The 1970s Neoliberal’s unleashed growth, promised a reduction in the gap between rich and poor. The little boats would rise in the tide with the bigger boats. (Thatcher) It would widen democracy, destroy violent and vicious nationalism–a new renaissance. We are now in the most negative nationalist period since the 1930s with all the danger that goes with it. Our shores are littered with pollution and the wreckage of little boats that did not rise in the tide with the big boats but were destroyed in the wake of the ever rising tide of neoliberalism. (Analysis news)
Neoliberalism is easy to understand, as Adam Smith predicted.
“All for ourselves, and nothing for other people, seems, in every age of the world, to have been the vile maxim of the masters of mankind.”
keeping it simple again, the process is one of divide and rule. What has been sold to us for the last fifty years or so as some kind of economic sophistication has been mere sophistry. A system of language designed to be unintelligible to the outsider in order to lock them out. And for that matter is unintelligible even to the insider.
So what did the neoliberalists do first under Thatcher, in this promised new renaissance? Major themes were smash unionisation, deindustrialise, privatise social resources and create the gig economy. Think miners strike and the sale of social housing, deindustrialisation and the rest is history. Along with the hollowing out of public space and place that went with it and the taking out of discussions of minds that don’t always agree, replacing them by a market economy that all decisions need to be balance through. How we reclaim that important public space and a place in the narrative once again will be difficult but is in no way impossible. But what is it that Margaret Thatcher went after first? The basic living conditions of shelter, a decent income and a voice at the table. These are the same basic anchors that are needed in reclaiming our public space and voice. Because they were the first things to be destroyed in colonising it.
Neoliberalism has failed, the system is broken and we can not rebuild a new one using the masters tools. We need to use our own trusted tools to build agency, a narrative, solidarity and confidence in our own abilities to challenge and disconnect from a corporate political dependency that will take us all down with its failure.
How do we fight back? How do we win things? One of the ways could be. For instance as my friend Gilda Hass, L.A. Co-op Lab, Los Angeles, observes. “If you look at renters as a growing majority. What you have before you is a sleeping giant of potential political power.” Meaning, while we can not build the industrial scaled unions we once had and were destroyed in the past, we can find the same numbers we need and more that could be organised, even in the renter sector alone. Then the question would be. Where do we find the other sleeping giants within our communities that we need to awaken?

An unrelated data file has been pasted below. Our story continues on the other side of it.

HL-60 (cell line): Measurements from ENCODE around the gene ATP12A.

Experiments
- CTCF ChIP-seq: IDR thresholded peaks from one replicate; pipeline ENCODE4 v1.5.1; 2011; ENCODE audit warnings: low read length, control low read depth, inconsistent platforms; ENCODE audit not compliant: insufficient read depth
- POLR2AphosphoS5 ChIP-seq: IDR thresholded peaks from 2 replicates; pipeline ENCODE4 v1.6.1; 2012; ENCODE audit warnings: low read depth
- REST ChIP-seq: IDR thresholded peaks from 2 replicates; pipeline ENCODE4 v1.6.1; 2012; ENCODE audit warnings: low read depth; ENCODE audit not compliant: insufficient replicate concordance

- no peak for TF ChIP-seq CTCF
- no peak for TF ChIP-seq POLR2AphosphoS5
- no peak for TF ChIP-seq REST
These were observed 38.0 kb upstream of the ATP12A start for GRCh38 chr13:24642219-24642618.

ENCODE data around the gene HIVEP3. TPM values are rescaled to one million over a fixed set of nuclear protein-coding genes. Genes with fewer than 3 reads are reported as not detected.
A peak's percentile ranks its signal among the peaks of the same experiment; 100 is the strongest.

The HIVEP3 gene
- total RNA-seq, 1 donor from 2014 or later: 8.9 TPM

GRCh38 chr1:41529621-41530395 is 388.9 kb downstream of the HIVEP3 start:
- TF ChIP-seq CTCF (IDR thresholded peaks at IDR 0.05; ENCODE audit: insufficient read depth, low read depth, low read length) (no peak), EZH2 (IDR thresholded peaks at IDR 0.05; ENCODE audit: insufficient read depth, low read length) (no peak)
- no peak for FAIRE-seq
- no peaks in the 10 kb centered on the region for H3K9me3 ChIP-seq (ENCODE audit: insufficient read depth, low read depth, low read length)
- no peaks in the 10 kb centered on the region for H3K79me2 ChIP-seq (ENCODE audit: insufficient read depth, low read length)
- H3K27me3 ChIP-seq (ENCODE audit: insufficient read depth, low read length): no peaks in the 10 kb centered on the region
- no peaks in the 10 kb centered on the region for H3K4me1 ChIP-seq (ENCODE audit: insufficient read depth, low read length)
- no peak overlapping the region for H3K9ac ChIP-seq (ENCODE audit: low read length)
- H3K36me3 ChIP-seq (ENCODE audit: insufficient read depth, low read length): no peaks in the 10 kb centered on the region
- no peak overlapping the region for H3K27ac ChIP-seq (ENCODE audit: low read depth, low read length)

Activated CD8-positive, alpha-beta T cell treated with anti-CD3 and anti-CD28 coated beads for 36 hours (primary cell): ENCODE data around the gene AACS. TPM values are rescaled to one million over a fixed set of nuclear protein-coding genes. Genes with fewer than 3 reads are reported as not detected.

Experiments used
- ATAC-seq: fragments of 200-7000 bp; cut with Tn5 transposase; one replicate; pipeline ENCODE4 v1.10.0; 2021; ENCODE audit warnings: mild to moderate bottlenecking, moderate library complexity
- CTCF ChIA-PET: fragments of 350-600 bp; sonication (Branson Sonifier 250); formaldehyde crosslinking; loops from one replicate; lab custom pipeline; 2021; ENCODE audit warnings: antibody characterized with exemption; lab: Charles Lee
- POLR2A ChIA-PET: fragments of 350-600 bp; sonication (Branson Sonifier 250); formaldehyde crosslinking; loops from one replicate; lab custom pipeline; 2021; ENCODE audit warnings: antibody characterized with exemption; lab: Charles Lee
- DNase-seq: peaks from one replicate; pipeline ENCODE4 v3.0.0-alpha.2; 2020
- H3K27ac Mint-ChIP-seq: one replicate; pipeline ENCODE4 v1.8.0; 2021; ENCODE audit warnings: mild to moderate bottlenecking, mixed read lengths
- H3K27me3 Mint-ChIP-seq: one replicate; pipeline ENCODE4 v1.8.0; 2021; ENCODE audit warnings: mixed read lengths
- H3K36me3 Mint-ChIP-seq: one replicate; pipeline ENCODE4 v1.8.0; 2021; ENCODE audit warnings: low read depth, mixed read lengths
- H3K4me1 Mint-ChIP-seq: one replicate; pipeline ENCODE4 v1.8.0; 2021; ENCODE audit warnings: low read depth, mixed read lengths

The above paragraphs already give the answer: Everyone needs to eat, everyone needs clothes to wear, everyone needs shelter, everyone needs to get from A to B… and so on. Therein lies the sleeping giants. People need stability in their lives and a sense that they can think of a future. We are a traumatised people and need to remain traumatised for neoliberalism to work. We have become so dislodged from our protective social anchors that once seemed (humanly) normal and have reconnected to a false fantasy world dreamed up by the infantilised psychopaths of neoliberalism.
Getting back is a tough landscape to work in. It is slow, frustrating and hard won, as anyone engaged in it will testify. It means forgetting about a lot and at the same time learning a lot.
It means working around the diverse and pragmatic questions that mean different things to different people and trying to find the means between them of understanding towards building solidarity. But we need “overarching projects” to do that. Projects that have universal appeal to build that power, such as public housing, a public transport system, health care place based learning and so on.
In the words of John Lennon. “You don’t know what you got until you lose it.” (or recognise it) And we are losing it fast. We are entertaining ourselves to death, looking in all of the wrong places and ignoring the evidence and rich community resources we have to work with. While corporations strip-mine the equity and dignity from communities with the gig economy rendering community solidarity to a series of precarious relationships where radical inclusion becomes radical exclusion and a fear of others. Where do we place ourselves? We have all of the ideas before us if we start to see the wood. If the divide and rule question is to be answered, we need to explore why and where the sleeping giants are at rest and awaken them. While discovering what are the lullabies that put them to sleep that renders many of us passive, docile and impotent to the desperate call and needed for a collective, action for change?
The Social Energy Collective